The next competition for the Chattahoochee Nature Center Gallery will be titled "Look Closer". This will be a Macro/Close-up Photo Competition.
Macro-photography is generally defined as life size (1:1) up to 3 times life size and usually requires special lenses or attachments. Close-‐up photography usually is defined as the range of magnification from 1/10 the life size to 1/2 life size and usually can be done with standard lenses. Ideally we would like entries to be macro and near macro rather than simply close ups. Suggest that you think about photographing natural features, plants, animals, etc. that are less than 2 inches long, or parts of natural features that are no larger than two inches.
Eligibility and General Rules:
- You must be a GNPA member to be eligible and entries must be submitted electronically by Midnight 20th of April.
- Images must be entirely the work of the member.
- There are no limits on when or where they were captured.
- A member may enter up to 3 images maximum.
- Watermarks and/or photographer’s logos or identification are not permitted on photographs. Your image MUST NOT have a signature, logo, watermark, or copyright statement showing.
- Post processing is not restricted in any way; however, images should look natural. Caution, over processing can have an adverse impact on the evaluation of your image.
Caution: Be certain that you save a full resolution jpeg copy of your final images so that you will have a full res copy to frame if your image is a winner.
- File Type:JPG format only for initial level of judging.
- Sizing: Images for initial level of judging should be sized 1200 pixels for the longest side at 72 or 96 ppi.
- File Naming: Images should be named with photographer’s name, followed by the title with underscore between each element. So, a spider "Little Jumper" should be submitted with the file name of John Doe_LitttleJumper.jpg. Where file name breaks down as:
- Photographer name = John Doe
- Title = Little Jumper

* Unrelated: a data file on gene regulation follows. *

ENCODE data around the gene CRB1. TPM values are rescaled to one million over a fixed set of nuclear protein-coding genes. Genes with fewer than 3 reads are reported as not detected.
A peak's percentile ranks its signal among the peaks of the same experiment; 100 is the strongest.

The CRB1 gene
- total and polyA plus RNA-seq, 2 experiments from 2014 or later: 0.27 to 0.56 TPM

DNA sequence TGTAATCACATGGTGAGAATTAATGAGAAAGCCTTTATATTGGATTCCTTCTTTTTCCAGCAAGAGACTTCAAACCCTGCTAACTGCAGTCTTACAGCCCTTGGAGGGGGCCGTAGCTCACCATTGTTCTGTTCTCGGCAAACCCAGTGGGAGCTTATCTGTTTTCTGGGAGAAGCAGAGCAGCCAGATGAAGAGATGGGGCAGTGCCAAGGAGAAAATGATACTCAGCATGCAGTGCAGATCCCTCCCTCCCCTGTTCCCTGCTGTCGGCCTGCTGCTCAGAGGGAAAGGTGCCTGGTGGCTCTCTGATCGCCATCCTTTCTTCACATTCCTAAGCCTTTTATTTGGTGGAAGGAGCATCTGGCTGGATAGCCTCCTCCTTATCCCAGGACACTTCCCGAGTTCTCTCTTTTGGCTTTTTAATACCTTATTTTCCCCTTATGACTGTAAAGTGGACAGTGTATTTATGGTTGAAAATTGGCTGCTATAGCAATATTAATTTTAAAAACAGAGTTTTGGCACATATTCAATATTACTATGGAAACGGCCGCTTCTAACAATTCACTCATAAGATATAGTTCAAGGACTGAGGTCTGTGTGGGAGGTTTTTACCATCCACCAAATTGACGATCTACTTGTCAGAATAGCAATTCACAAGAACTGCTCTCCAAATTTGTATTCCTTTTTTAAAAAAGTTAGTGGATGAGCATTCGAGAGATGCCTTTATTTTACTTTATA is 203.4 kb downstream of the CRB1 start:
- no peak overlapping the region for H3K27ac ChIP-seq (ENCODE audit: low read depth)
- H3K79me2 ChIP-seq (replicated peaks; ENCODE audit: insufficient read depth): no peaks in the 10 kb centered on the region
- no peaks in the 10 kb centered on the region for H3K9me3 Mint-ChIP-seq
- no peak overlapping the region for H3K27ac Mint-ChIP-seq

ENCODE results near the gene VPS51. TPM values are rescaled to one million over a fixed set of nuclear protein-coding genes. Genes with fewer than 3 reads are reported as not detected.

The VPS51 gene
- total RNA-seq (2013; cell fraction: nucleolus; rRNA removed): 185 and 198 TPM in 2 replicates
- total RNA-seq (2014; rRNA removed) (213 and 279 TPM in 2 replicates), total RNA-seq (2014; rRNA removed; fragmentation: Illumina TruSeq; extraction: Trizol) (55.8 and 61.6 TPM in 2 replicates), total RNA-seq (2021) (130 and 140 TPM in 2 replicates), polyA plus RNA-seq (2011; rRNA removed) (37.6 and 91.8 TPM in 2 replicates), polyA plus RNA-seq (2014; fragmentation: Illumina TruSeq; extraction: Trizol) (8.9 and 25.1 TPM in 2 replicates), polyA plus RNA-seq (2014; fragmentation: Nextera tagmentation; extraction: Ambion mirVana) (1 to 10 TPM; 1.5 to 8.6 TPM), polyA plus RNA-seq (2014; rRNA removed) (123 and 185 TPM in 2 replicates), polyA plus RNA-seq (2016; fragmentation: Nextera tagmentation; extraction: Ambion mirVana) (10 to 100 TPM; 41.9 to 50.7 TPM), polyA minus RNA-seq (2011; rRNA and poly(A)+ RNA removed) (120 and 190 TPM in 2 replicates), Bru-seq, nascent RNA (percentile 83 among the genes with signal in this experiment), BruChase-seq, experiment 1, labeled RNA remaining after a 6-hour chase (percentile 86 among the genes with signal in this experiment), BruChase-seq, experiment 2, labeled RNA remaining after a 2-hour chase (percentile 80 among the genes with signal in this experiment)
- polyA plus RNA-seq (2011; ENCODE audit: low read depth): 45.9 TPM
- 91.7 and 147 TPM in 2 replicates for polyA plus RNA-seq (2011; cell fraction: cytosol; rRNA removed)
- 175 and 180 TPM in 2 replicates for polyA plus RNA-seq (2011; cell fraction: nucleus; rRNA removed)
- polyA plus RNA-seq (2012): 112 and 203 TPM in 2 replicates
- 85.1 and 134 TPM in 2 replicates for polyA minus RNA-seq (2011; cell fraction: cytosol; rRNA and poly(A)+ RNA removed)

DEADLINE FOR SUBMISSIONS: Submit a low res images (not to exceed 1 MB in size) by midnight on April 20th.
Attach Images, Do Not Embed Them
Be sure to transmit the image as an attachment and not embedded in the body of the email. If your email software gives you a choice, indicate that it should keep your attachment at “actual size.” Email images one at a time.
- Include photographer’s name, photograph’s file name and total number images to be submitted in competition (as a means to track and make sure all entries have been received) in the body of your email. If total number of photographs is 3, then 3 separate emails should be received.
WHERE TO SEND YOUR IMAGES:
Judging will be conducted by person(s) qualified and experienced in judging photography.
- Submitted images will be first be viewed by jurors as to adhering to competition rules.
- Entries will be judged on techniques including, but not limited to exposure, focus, sharpness and depth of field, color and tone, contrast, and lighting. Image sharpness is very important in macro/close photos.
- Entries will be judged on artistic and general characteristics including originality, insight, context, composition and style.
- The decisions of the judge(s) are final.
20 to 24 images will be selected and these winners will be notified by May 1st and asked to pay an entry fee of $10 each. No more than 2 winners will be selected for a single photographer. Framing information will be provided, and framing completed during May for final hanging at the CNC Gallery on June 1st.
The copyright of submitted images remains with the photographer. By submitting your entry, the photographer agrees to allow GNPA to publish the images on websites, social media and printed materials, and to use the image in promotions for this and future contests without compensation.